The pursuit of the distant, the unexpected, the unknown, the difficult to find is the motive power of genealogy. It endows the hobby with the suspense and excitement of a treasure hunt -- even on the more modest levels of genealogy, where the treasure may be simply an unexpected name or date from a distant relative, which fills the one blank spot, completing a level of one's pedigree.

This mood of lighthearted benevolence is particularly important to people whose careers deal with grim, crucial issues -- as, for instance, a writer who studies the trends of the modern world, or a surgeon who faces the constant question of life and death. It is not an accident that a great many doctors are genealogists.

Careers of that kind require such a ruthless discipline of total dedication that one can become almost depersonalized. This is why an hour spent on an activity whose sole purpose is one's own pleasure, becomes such a restoring, invigorating life line.

When one turns to genealogy, one enters a special world by a process resembling a response to art: one deals with an isolated and stressed aspect of existence -- and one experiences the sense of a clean, orderly, peaceful, sunlit world. Its rules and boundaries are strictly delimited -- the rest is up to one's individual choice. But one does not choose blindly, one deals with firm, intelligible, changeless things. There is constant change in the world of genealogical data, and constant motion, and a spectacular display of human data processing -- but there is no change in the nature and purpose of genealogical data. Nobody tries to claim -- as people do in other fields -- that a discarded grocery receipt from his garbage can is a superior kind of genealogical data. It is not the place for whims. It is not a world for those who like the chaos of undefinable, shifting, whirling, drippy emotions. It is a world for orderly, rational minds.

But -- it is asked -- why not collect cigar bands, or coins, or old porcelain? Why family trees?

Because family trees are the concrete, visible symbols of an enormous abstraction: of the phenomenon of nested, hierarchical order, which permeates not only our conceptual and value hierarchies, but also the "tree of life" by which all living things are descended from a common ancestor, as well as the structures and functions of every living being on earth and of much of inanimate nature.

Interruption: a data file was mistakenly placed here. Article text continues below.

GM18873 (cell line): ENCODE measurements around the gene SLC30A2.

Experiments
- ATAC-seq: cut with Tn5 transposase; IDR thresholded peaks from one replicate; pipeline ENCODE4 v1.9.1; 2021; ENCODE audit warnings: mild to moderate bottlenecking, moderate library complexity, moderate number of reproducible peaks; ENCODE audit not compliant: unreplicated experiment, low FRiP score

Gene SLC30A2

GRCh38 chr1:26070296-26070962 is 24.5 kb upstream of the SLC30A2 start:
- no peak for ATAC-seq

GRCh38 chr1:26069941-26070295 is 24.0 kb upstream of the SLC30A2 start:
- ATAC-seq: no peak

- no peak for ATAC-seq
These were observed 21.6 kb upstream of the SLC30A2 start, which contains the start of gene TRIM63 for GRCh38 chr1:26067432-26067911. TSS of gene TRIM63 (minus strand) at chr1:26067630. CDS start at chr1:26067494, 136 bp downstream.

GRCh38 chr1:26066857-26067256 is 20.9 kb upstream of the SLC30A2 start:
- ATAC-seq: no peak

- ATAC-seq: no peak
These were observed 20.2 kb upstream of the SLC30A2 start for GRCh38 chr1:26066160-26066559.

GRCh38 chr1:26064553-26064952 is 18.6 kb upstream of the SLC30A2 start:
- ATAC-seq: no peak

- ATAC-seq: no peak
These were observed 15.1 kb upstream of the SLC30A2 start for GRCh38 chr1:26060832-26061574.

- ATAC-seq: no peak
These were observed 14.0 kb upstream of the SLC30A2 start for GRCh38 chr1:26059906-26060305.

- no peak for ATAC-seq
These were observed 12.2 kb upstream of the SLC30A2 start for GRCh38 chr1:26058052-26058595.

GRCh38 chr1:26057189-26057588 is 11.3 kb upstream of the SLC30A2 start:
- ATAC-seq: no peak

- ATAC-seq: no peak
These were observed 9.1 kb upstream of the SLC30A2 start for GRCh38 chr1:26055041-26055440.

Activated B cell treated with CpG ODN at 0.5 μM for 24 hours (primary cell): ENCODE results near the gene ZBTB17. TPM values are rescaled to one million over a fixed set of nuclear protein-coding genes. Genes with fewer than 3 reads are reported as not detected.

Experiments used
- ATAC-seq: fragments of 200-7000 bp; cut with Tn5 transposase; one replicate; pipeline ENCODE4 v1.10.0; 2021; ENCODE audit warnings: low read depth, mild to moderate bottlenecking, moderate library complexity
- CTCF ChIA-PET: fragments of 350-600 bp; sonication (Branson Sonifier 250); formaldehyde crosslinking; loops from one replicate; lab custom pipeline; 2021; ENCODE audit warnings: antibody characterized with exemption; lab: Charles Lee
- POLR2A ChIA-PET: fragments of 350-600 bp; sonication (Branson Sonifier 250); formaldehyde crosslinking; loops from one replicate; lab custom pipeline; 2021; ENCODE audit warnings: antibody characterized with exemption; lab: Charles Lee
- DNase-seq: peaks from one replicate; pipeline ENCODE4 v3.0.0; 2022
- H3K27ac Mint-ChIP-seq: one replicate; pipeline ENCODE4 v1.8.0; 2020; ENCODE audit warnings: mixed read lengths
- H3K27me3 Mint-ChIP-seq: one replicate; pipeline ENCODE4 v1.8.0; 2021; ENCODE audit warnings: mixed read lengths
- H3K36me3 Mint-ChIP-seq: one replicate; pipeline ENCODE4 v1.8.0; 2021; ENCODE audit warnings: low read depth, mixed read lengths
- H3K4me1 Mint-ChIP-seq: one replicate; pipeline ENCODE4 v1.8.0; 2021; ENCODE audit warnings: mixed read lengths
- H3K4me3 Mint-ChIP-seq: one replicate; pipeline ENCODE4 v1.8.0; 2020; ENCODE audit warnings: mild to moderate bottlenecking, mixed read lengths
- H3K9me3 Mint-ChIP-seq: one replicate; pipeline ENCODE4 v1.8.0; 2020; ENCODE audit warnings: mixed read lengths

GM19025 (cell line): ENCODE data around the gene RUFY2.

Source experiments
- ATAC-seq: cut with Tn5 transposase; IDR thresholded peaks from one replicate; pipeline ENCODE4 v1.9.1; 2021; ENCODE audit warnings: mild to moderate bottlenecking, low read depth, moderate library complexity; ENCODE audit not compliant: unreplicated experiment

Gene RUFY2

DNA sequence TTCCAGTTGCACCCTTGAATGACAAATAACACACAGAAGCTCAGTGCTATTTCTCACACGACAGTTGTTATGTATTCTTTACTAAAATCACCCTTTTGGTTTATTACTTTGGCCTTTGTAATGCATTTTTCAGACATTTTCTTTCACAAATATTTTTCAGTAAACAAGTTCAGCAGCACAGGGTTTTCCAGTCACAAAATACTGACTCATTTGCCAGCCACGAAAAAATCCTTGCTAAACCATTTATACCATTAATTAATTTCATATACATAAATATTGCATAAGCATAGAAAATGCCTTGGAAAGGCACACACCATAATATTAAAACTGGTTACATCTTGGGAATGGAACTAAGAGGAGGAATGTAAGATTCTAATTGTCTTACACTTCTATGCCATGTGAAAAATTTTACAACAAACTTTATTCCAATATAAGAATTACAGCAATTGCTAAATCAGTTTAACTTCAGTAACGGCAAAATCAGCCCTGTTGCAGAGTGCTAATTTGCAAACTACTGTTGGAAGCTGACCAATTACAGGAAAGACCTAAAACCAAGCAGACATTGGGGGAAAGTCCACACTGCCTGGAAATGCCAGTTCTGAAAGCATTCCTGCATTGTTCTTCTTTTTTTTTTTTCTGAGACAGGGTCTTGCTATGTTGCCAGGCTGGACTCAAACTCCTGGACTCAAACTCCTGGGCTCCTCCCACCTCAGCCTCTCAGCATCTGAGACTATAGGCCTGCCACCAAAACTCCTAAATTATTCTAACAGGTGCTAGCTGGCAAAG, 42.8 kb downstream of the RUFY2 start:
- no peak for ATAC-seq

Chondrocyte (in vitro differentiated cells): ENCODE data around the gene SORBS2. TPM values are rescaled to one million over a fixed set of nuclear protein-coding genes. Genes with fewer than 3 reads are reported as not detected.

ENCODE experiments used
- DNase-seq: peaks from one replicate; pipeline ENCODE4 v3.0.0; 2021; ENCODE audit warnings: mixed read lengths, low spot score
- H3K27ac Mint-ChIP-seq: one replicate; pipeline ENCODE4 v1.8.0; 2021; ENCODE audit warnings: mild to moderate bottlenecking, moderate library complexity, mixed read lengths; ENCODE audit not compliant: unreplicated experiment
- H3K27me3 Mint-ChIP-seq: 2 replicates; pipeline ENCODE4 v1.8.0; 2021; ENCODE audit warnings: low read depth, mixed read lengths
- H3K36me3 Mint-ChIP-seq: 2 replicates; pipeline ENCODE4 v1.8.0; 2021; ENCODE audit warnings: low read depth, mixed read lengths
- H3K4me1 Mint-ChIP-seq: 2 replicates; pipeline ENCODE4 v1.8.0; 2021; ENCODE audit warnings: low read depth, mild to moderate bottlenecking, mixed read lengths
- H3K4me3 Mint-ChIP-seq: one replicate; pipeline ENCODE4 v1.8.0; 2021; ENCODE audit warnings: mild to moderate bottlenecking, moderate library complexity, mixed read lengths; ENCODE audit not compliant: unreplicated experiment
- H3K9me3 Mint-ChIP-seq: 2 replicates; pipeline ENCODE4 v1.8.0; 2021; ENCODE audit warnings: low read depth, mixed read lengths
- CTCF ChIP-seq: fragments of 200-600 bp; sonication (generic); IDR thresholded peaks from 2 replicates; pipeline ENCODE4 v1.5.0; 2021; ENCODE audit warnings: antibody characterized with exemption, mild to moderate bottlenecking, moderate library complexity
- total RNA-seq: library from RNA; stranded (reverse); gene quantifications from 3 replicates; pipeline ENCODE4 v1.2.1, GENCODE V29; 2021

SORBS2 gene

An inextricable part of even a casual glance at a family tree is the awareness of what a magnificent achievement it represents: for a few pennies, you can have a photocopy of a chart showing your ancestry and numerous relatives to the earliest date they can be traced. Think of the human ingenuity, the technological development, the large-scale synchronization of effort that were required to create the U.S. Government's Federal Archives, the Mormon Church's International Genealogical Index, or Broderbund's World Family Tree. (You may curse the inefficiency or intrusiveness of the U.S. Census Bureau -- and the agencies abroad may be worse -- but look at the total picture of what they have helped to accomplish.)

While the world politicians are doing their best to split the globe apart by means of iron curtains and brute force, the genealogical services are demonstrating -- in their quiet, unobtrusive way -- what is required to bring mankind closer together: a specific purpose (data-gathering) cooperatively carried out, serving individual goals and needs. It is the lineages of individual persons that genealogical data bases preserve through the decades and centuries; it is individual persons that need such a service. In this sense, the Mormon Church with their Family History centers are the world's ambassadors of good will.

Genealogy gives one a large-scale view of the universe -- and a very benevolent view. One feels: no matter how dreadful some of mankind's activities might be, here is a field in which people are functioning reasonably, efficiently and successfully. (I do not mean the political and religious bureaucracies involved, I mean the technical aspects and skills required to gather and store the human race's enormous amount of genealogical data.)

When I hear in the news the surname of some distant relative that I discovered only through my family tree -- such as Cloud or Van Boskirk -- I feel a touch of personal recognition, like an affectionate greeting. One's family tree gives one a personal value-stake, a kind of proprietary interest in certain surnames which, otherwise, would remain mere names and empty abstractions. A family tree is like a tour of human history, with the advantage of focusing selectively on the best aspects of various ancestors, and without the bitter disadvantages.

In conclusion, I want to say a personal "thank you" to a company whose extremely copious goods and services have helped me to find my way in a very complex world: Broderbund Software. The infectiously irresistible enthusiasm they project for the world of genealogy -- in their direct mail literature and on their website --and the glamor of the genealogical establishment they have created give them an unusual position in today's cheerless world: the head of an empire dedicated to human enjoyment.